the way to challenge things. david: due feel as a -- do you feel a certain responsibility as a woman c.e.o. to mentor other women and speak out on issues relating to women? ms. rometty: this is an interesting question, david, because i have grown to be comfortable with that role about being a role model. because i thank many of my my colleaguesof would all say, and maybe it is a bit as we came through our businesses you always wanted to be noticed and rewarded for what you did, your contributions. i would always be, this has got nothing to do with gender, right? almost blind to that. and over time, though, i really came to learn and see how important it is that there be role models and you have to accept the fact that you are a role model on the appropriate things. that, too, kind of at one point
is another thing that sticks out in my mind. this is maybe 10, 15 years ago i was down in australia. i was giving a financial services presentation. i thought i had done an ok job at this. and a couple people came up to me afterwards and this man i thought was either going to tell me this is great or he disagrees and he looked at me and he said, you know, i wish my daughters had been here. it's funny the sort of moments that you remember. and i always remember, i think, that's why you do have to realize. any of us in these positions of any kind of influence, we are a role model for someone and women do need role models. we are still a small minority that run these companies. they need role models to say, yep. that's possible. i can be that. because it's hard to dream to be something if you don't see other people like it. david: are you disappointed or surprised, you take the fortune 100 or 200 companies there are relatively few female c.e.o.'s. ms. rometty: i would have hoped by now there would be more. so i think this is a very conscious effort, one of the biggest things is to keep women in the work force.
and so there is no doubt when people have, when women have children, they tend to, or ailing parents, you must do whatever you can to both keep them in and your odds are much higher with their ability to then keep going. we even, one of our newest benefits is shipping breast milk for babies for mothers who are nursing so they can keep working if they want to. and so this idea of keeping women in the work force, to me, is one of the most important ways to then create the pipeline for these roles. david: now, ibm has a tradition of c.e.o.'s retiring earlier than other companies. is your thinking that you will do it for a bit longer and what would you do after you left as the current c.e.o.? ms. rometty: yeah. well, i always say, i wasn't going to say my age and then i'm always reminded it's public information. you know? but it is not a rule for us. it's not a steadfast rule.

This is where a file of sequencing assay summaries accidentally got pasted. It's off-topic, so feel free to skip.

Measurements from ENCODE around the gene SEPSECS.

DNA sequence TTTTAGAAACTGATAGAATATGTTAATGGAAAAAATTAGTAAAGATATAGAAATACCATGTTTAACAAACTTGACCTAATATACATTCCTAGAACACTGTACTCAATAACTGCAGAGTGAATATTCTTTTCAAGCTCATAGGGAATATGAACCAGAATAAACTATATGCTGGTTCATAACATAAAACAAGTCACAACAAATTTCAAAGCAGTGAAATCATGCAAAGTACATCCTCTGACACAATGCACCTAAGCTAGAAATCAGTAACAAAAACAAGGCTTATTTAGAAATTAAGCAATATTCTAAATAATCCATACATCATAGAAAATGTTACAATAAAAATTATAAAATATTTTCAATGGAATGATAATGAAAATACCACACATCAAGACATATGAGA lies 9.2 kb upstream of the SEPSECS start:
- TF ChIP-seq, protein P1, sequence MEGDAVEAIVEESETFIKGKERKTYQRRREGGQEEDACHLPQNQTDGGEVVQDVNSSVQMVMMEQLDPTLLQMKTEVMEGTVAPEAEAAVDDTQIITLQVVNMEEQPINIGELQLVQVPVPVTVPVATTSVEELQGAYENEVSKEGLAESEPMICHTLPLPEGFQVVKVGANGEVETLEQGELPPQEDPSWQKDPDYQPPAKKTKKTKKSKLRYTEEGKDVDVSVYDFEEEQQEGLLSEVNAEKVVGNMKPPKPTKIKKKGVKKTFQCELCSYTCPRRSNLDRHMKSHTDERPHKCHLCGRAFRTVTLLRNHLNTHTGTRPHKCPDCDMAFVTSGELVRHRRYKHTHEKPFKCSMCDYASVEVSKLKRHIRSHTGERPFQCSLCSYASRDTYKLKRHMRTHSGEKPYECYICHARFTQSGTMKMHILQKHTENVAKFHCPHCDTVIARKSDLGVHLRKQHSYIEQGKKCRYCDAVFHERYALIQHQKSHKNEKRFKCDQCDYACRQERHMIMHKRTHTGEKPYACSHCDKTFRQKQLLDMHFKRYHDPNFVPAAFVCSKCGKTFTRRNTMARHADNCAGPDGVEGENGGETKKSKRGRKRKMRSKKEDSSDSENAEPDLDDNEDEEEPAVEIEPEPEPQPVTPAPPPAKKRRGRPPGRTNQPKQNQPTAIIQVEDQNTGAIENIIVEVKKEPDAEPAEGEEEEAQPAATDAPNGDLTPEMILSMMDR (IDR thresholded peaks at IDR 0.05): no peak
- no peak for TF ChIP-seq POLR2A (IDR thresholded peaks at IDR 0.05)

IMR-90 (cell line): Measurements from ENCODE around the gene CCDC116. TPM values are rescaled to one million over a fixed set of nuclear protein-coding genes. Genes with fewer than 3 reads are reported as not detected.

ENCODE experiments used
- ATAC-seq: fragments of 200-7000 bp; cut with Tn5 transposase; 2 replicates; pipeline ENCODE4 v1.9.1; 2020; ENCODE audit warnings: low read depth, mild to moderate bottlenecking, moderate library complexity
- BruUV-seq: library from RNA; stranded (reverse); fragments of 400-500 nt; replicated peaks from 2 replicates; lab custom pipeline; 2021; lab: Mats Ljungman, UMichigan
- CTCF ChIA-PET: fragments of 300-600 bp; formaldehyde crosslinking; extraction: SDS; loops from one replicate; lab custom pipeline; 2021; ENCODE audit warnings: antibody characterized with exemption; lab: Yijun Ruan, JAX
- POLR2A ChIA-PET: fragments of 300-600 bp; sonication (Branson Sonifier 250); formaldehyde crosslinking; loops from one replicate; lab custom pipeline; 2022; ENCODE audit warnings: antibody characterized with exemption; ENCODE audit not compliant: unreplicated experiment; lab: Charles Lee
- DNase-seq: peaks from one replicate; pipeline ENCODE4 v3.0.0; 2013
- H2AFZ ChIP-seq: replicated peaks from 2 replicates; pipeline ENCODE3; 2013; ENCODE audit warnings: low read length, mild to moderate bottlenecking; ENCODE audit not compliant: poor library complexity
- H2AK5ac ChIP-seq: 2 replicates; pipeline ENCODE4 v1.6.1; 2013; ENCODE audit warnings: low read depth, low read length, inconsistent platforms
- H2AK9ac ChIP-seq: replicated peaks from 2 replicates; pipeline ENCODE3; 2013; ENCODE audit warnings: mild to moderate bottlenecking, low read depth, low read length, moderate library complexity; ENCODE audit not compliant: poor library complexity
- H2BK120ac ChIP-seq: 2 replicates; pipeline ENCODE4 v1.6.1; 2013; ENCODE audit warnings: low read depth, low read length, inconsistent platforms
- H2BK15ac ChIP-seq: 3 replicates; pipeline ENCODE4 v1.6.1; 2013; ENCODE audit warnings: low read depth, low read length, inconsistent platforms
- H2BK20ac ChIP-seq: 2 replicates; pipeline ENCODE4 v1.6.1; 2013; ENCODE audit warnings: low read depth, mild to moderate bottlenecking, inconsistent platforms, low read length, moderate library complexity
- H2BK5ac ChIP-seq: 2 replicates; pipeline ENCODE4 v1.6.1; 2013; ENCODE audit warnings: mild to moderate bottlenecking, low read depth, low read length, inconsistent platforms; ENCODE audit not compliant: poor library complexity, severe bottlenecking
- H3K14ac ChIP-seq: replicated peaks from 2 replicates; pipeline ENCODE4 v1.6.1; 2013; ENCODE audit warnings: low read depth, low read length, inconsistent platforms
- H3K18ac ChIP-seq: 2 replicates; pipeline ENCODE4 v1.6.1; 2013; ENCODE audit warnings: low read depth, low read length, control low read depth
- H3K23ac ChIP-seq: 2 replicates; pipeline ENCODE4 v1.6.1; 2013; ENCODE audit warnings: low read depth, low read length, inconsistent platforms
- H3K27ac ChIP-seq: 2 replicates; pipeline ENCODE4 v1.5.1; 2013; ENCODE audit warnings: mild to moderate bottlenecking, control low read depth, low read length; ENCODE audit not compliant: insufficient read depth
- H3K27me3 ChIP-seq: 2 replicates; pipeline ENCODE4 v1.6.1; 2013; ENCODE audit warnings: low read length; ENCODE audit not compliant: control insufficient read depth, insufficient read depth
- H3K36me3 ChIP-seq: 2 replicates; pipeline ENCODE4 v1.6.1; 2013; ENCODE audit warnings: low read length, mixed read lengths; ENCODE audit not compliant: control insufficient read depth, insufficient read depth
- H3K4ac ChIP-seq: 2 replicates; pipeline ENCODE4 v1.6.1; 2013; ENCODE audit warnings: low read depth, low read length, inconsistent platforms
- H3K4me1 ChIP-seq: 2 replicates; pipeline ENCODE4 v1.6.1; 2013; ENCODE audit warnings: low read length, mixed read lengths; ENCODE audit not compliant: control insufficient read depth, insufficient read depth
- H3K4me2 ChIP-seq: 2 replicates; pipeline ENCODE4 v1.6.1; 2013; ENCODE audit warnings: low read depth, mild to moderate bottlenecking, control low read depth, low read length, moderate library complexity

there has been some tradition. i am not retiring now. my work isn't done. and so i'll still be here for quite a while. what am i going to do then, after? david: wow ever go into government? ms. rometty: i don't even think about ta right now. -- that right now. david: in the stay fit category, you are -- ms. rometty: does that mean you think i look fit? david: you are fit. ms. rometty: thank you. that's how you get a compliment. david: you're a golfer. ms. rometty: that doesn't keep you fit. my husband loves golf. i have great respect for golf as a sport and its long, traditioned history. i don't have the time to be very good. and so the other way i really do, and people sort of don't think this is funny, the other thing i do is boxing. david: boxing. ms. rometty: that is something i can do, short spurts on an every day basis. david: like somebody dresses up like apple or microsoft and kind of, microsoft and you get to box them or you don't do that? ms. rometty: i do box with a person. the difference is he does not get to hit me. i only get to hit him.
david: so as you look back on your career, when you were -- as you look back on it, what would you say is the secret of your having risen? ms. rometty: i think when i look back, i think it's this idea of being a constant learner, always being willing to say tourp, you do notto yourself you know something and can learn something from whoever. david: so when you do finally, many years from now, leave ibm what would you like to see as your legacy? ms. rometty: look. whether or not it's about me but about ibm that one more time reinvented for the next era, uniquely positioned at this technology and know how and that we do change. just like it was the moon shot or the social security system that we've had that impact on health care, on education, on making this world safer. right? if we help the companies of this world both themselves reinvent and run better and have an impact on society that's a great day. ♪